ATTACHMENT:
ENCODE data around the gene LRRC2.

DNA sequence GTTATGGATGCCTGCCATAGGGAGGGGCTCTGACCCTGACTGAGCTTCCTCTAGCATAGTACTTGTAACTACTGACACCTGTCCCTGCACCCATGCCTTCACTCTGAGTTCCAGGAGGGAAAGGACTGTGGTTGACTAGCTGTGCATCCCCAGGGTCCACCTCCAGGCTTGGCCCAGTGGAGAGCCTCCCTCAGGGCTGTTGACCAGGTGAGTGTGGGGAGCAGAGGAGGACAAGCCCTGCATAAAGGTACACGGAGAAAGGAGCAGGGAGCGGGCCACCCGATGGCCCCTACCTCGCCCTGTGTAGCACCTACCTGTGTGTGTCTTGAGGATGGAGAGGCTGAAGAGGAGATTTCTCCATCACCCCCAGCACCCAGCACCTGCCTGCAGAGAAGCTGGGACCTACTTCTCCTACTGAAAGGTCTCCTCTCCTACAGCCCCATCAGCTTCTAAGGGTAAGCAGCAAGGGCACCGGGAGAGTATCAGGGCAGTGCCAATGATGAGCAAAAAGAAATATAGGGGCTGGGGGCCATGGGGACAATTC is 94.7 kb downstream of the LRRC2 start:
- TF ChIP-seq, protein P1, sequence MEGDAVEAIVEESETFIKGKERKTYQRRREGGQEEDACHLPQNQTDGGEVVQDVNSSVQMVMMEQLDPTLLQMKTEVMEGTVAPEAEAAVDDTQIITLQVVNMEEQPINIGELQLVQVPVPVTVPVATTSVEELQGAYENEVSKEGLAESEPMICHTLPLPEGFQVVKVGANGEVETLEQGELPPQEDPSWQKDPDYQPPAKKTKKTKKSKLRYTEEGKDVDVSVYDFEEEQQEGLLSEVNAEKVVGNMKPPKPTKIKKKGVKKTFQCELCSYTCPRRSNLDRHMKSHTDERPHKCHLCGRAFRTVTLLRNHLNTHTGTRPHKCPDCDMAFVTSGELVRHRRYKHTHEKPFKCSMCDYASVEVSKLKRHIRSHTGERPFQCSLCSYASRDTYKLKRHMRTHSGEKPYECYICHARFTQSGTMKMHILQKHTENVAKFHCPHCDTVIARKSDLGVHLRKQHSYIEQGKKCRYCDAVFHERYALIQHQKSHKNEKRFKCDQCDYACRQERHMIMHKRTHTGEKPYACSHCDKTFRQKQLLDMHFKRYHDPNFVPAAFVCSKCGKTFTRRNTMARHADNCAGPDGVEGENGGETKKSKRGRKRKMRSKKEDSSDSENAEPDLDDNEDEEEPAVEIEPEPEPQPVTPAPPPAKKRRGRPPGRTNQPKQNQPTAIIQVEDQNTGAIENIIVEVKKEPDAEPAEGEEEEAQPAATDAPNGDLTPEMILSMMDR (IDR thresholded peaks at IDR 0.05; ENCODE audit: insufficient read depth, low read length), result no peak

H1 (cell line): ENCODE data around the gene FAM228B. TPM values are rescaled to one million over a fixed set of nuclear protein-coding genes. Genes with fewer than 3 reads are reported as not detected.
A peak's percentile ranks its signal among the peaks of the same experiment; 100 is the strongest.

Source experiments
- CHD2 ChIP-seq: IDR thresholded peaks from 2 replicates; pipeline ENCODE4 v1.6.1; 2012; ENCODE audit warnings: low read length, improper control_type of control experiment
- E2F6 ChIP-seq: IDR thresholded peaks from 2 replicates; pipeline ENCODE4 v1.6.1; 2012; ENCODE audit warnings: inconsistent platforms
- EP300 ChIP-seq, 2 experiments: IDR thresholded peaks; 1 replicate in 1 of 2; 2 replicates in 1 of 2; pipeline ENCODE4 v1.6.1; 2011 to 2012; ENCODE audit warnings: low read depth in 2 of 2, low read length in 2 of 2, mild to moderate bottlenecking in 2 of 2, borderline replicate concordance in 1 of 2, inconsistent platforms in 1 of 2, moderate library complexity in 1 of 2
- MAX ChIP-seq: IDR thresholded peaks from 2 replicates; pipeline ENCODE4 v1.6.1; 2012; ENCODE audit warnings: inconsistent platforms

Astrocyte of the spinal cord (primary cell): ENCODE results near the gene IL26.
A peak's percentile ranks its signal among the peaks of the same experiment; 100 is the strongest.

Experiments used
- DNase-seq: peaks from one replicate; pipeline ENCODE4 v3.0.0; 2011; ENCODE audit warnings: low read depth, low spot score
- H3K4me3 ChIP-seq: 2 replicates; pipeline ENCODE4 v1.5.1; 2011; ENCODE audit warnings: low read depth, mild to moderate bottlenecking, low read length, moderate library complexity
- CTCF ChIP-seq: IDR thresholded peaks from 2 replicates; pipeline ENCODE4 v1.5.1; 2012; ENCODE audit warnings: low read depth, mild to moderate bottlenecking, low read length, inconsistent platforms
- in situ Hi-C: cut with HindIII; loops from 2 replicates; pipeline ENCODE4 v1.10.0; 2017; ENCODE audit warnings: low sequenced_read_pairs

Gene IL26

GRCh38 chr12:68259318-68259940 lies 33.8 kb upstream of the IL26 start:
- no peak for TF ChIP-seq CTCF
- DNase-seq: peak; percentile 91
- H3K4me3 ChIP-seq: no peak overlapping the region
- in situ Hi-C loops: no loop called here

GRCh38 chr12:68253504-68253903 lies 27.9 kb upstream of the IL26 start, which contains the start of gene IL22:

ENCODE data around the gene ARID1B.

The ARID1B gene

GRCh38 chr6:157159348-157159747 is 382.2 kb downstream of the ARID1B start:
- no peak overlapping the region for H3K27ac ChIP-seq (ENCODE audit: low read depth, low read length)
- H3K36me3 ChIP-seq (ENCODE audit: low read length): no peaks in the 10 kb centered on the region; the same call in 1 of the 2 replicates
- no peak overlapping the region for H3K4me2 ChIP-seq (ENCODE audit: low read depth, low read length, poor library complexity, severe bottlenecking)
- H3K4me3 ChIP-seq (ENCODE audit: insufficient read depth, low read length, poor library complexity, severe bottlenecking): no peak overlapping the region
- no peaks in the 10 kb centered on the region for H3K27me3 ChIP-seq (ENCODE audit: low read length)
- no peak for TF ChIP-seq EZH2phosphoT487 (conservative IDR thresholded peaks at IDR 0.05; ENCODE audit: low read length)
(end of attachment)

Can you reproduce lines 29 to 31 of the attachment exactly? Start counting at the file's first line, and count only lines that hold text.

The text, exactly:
- H3K36me3 ChIP-seq (ENCODE audit: low read length): no peaks in the 10 kb centered on the region; the same call in 1 of the 2 replicates
- no peak overlapping the region for H3K4me2 ChIP-seq (ENCODE audit: low read depth, low read length, poor library complexity, severe bottlenecking)
- H3K4me3 ChIP-seq (ENCODE audit: insufficient read depth, low read length, poor library complexity, severe bottlenecking): no peak overlapping the region